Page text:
Marius Storm Olsen & Thiago Maciera with many comments from Lars Knoll
(Jen missed the first 12 mins of preso due to talking outside)
Peer reviewing is enforced
Automatic checking by Qt’s continuous integration (CI) system
Submitting to Qt Project
* Subjective Questions:
– Is this contribution talking Qt in the right way?
* Objective questions:
Is the code properly doc, tested, styled, and reviewed?
Has it passed all regression tests?
Does it introduce risks, complexity or performance penalties?
There’s more to life than code
* Other activities:
Keeping wiki pages up to date
Helping newcomers out with the setup
Improving test coverage
Bug triaging, QA
Roles and responsibilities
for contributors, approvers, maintainers, chief maintainer
Approvers are the cornerstone
* Approvers are contributors who can approve contributions
* Decisions guided by Spirit and Technical fit – to be peer reviewed, approvers shouldn’t approve themseleves
Maintainers are normal people
* Maintainers are the people responsible for a particular module, port or component
They must know what’s going on
They must ensure every contribution is reviewed
They get the privilege of setting direction
* Only one for the entire Qt Project
Primo inter pares among the maintainers
Final decider in case of no consensus
Progressing in responsibilities
Approver: you need the support of two existing approvers, you need to have proven your dedication to the project
Maintainer: only if there’s code in need of a maintainer, you should already be acting as a maintainer
* Ensures the quality of the codebase
maintains the systems used for checking
produces reports on coverage, failure rate, etc.
* All Tier 1 platforms need to do the same
* Responsible for getting the packages out of the door
Platforms must participate in the release process to get “Tier level” support
* Release is both time and quality driven
Process starts strictly on time
Package release on quality criteria
* Meritocratic decisions, on technical grounds
Consensus should be reached if possible
Escalation to maintainers or the chief maintainer if consensus is not reached
* All decisions public:
Discussion on the mailing list(s)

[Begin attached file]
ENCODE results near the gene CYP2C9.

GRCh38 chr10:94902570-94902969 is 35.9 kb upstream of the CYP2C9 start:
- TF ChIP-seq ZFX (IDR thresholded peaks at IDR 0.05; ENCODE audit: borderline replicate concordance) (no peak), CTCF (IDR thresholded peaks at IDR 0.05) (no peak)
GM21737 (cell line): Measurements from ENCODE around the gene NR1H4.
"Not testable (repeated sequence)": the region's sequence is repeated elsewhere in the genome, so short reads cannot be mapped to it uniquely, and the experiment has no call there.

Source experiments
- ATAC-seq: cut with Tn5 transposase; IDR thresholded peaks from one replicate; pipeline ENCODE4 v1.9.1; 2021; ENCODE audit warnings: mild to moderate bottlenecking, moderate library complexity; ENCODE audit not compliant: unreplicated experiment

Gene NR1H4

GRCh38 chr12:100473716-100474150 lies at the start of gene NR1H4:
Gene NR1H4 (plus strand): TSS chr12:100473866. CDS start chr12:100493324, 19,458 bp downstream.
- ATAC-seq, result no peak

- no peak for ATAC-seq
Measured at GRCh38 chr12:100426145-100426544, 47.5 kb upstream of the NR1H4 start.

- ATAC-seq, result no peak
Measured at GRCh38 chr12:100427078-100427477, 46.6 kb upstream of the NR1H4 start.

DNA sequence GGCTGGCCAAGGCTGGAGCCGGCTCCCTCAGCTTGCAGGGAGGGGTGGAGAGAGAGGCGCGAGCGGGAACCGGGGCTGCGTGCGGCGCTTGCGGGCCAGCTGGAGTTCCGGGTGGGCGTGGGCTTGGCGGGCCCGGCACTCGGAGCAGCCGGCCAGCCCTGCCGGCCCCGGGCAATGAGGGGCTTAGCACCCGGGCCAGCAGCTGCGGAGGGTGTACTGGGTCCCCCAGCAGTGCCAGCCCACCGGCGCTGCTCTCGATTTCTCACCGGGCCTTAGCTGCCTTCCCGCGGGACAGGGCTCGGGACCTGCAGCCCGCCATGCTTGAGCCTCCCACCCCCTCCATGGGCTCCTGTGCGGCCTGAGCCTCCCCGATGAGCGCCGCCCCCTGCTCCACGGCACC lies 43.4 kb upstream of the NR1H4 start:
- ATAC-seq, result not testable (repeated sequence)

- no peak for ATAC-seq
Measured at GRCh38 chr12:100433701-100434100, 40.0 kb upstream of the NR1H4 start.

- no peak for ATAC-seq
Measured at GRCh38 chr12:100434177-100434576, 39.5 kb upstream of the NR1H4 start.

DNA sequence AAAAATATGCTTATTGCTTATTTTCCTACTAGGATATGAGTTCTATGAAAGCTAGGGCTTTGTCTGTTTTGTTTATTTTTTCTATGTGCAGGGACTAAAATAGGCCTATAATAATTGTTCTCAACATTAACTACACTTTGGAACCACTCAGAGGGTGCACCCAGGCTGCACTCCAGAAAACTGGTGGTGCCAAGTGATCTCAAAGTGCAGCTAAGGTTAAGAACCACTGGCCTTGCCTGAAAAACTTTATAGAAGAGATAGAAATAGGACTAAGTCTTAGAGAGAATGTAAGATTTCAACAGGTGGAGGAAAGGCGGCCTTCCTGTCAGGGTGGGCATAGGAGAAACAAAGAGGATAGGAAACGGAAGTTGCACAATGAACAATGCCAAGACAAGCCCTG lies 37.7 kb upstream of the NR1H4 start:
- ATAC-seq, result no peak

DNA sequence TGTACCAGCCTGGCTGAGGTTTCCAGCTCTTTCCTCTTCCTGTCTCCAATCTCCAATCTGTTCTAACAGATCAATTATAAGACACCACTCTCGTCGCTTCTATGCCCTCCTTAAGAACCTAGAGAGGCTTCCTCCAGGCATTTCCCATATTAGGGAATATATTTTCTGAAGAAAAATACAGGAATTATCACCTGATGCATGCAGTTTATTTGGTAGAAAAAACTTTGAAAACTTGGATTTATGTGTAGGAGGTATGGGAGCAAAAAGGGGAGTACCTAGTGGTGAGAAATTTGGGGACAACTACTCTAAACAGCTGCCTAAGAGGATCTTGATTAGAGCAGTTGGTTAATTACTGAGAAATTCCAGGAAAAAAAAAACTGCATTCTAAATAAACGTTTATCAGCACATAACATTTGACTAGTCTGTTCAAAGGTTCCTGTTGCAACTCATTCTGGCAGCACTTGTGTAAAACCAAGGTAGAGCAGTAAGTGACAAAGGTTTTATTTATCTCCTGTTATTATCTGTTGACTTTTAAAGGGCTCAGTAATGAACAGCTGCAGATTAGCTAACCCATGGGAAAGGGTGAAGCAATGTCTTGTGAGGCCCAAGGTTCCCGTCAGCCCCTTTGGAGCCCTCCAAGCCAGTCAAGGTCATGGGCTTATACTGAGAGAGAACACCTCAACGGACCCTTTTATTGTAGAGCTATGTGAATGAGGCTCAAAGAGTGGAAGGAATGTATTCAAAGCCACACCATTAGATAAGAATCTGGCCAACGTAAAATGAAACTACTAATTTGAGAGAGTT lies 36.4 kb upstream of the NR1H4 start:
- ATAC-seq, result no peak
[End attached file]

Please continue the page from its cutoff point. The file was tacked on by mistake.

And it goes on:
Documented in the wiki, if necessary
Small digression due to a question:
Qt channel is for Qt users
Qt Labs channel is for folks developing Qt
IRC discussions are non-binding until they are posted to the mailing list, and discussed there.
The mailing list is the only thing that works for everybody.
* Other communication channels:
IRC channels (#qt-labs on Freenode)
Face to face meetings
The Qt Contributors’ Summit
And other events, like the Contributors’ Day
How to contribute?
Up until now (the past): Processes differed if you were a Nokia employee or not, non-employees had to use Gitorious’ Merge Request system
Causes the problems: Nokia engineers had to context switch from their normal day to day workflow, legal scan of any non-trivial contribution had to be performed, then the Nokia engineer became responsible for ensuring QA, and then reaching the right people was difficult.
Solutions to the past problems:
* Same workflow for everyone – the workflow we always wanted to have – peer review, agile, etc.
* Powerful code review tool
* Mailing lists with all relevant developers
* No Nokia legal scans in the Qt Project
* No transfer of responsibility
* QA results available to all
[diagram with flows of acceptance or rejection, not going to reproduce in text]
How it is going to work from now to the future
* Some things stay the same:
We use Git
Someone other than the author must review using the web interface
* Some things change:
Submission of contribution done from the command line, using git push
Live demo of how to contribute:
Q? How to know what is being worked on so that there is not duplication:
Jira – set up a task, IRC, and ask someone on the mailing list
if you want to know who owns some code & are the maintainers, then look on the wiki